The fact that Lorna can continue to deliver shows like Stages to sell out audiences, and importantly provide a fresh interpretation on songs that go back to the early decades of the 20th century, is proof of her pedigree and staying power – the likes of which is such a rare commodity in the 21st century.

The Grand Expedition – REVIEW

The Grand Expedition

Top secret location!!!!

★★★★★ and all the stars between here and the moon!

The Grand Expedition

Top secret London location!!!!


Reviewed by Jade Prince

Seen February 26th, 2019

★★★★★ and all the stars between here and the moon!

I can’t rave about this enough! The two and a half/three hours spent with GingerLine were a dream. For those who love both theatre and food, your time has come. There is a place where the two worlds intertwine!

GingerLine has a reputation for creating journeys for their audience members that not only teleport them to another world but also sets their taste buds alight. With past adventures including Juniper Manor, The Faculty of Eatucation, and Chambers of Flavour (V 1, 2 & 3) where tickets sold out in a blink of an eye. It is safe to say that this one appears to be following suit.

This was my first GingerLine experience and, in all honesty, I had no idea what to expect. After all, it isn’t every day one gets to indulge in an immersive dining experience. 

For those not familiar with immersive dining, you still get the theatrical story however the food is part of this story. They compliment each other perfectly; enriching all your senses. This type of immersive theatre has really taken off over the past few years with GingerLine paving the way.

Now, the event itself…

Just like any grand expedition, the destination is always in mind but never visible until the final stretch. In this case, 4pm on the day! The location is finally revealed but contrary to popular belief, it is not on the ginger line this time.

We stepped into the clouds and were sworn to secrecy. You really need the element of surprise to add to the wow factor! I can’t be giving away all their secrets! That being said, we have been granted special permission to share some production shots in order to give you a tiny glimpse into this “floating, feeding, falling dream”.

Throughout the night the action is delivered straight to the table. No need to move and trust me, with the amount of delicious food served, you did not want to move!

Majestic poetry carries you through a world where whimsical choreography, larger than life characters, hand-drawn animations, exquisite set design and explosions of flavour flow seamlessly together.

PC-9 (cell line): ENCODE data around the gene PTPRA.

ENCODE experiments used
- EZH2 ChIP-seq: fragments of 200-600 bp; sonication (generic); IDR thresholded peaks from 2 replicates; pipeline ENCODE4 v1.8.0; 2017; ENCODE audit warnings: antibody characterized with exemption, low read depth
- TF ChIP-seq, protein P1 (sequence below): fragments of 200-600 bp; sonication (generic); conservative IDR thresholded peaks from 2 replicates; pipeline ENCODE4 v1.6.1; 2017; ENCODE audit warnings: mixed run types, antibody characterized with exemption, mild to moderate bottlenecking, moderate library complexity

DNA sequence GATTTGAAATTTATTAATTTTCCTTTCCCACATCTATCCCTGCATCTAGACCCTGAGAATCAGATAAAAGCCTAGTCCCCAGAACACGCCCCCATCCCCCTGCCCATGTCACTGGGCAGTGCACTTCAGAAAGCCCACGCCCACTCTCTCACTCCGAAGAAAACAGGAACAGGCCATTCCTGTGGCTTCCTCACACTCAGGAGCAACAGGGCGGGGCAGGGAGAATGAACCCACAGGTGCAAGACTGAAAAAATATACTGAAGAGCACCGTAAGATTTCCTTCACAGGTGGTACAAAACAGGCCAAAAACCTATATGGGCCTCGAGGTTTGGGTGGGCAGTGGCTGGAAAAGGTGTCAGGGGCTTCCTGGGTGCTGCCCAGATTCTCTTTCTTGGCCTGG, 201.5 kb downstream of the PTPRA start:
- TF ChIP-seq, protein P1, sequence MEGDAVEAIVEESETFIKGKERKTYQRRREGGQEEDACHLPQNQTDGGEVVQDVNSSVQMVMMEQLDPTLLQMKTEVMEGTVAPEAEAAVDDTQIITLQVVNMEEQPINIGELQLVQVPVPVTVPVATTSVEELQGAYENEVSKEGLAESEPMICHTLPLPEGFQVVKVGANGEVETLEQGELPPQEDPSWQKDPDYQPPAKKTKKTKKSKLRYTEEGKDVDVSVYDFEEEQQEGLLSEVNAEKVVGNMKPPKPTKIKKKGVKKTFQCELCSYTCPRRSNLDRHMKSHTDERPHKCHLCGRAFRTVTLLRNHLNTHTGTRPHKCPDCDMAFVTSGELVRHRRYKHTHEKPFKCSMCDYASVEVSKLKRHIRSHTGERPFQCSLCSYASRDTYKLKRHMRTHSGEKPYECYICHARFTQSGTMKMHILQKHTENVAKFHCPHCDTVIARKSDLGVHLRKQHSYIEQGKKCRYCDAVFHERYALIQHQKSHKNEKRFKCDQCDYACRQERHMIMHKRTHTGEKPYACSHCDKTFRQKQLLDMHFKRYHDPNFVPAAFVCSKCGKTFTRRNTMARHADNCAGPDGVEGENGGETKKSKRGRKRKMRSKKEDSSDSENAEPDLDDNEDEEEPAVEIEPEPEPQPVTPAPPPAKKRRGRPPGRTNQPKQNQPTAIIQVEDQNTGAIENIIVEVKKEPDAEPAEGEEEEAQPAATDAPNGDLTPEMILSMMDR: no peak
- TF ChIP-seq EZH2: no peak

The night was meticulously planned so nothing felt rushed. There was always something to entertain and for those with wondering eyes, like myself, an endless amount of detail to discover.

I had opted for the vegetarian menu to sample for our vegetarian audience and was delighted with the way these dietary requirements were handled. Everyone was catered for all at the same time. And the presentation of the dishes remained the same. I also have to add, the vegetarian menu was delicious!

After floating, being fed and then gently falling back down to earth, it was time to finish our grand expedition. My taste buds have sampled exotic cuisine and everything just tastes bland now!

We’ll have to go on another grand expedition.

Seriously, you need to experience this. Initially, I thought it was a bit pricey but now I have experienced everything you receive and with it all to a very high standard, it is worth every penny!

Tickets and more information can be found here.

There are new worlds waiting for you!

An Enemy of the People – REVIEW

An Enemy of the People

Union Theatre, London


“In a way, it did reflect the current government state perfectly; it seemed so promising yet failed to deliver.”

An Enemy of the People

Union Theatre, London


Reviewed by Jade Prince

Seen January 16th, 2019


The Union Theatre has opened their doors up once again to a fabulous series bringing focus on past great writers and their work in relation to today’s issues. The Phil Willmott Company have returned to The Union Theatre for their fourth season of “Essential Classics”. Between the months of January and March 2019, three shows are being presented in such a way that pulls the classic writing into the 21st century. On display is Arthur Miller’s adaptation of Henrick Ibsen’sAn Enemy of the People’, Offenbach’sCan-Can!’ and William Shakespeare’s classic, ‘Othello’. 

To start the season off, we got to see ‘An Enemy of the People’ which sees the struggle of a small town scientist as he battles the mayor and local community after making a shocking discovery which could significantly impact the future of the town’s current project. It soon becomes clear that despite the town’s people believing the harsh truth of their actions, the ability to stand against the political body of the town is non-existent. Despite Ibsen writing this piece back in 1882, the context remains relatable in today’s political climate, especially in the US with Trumps’ regime. Arthur Miller’s adaptation of Henrick’s original work was brilliant and also hit the audience hard with the realisation that regardless of the century, the same issues prevail.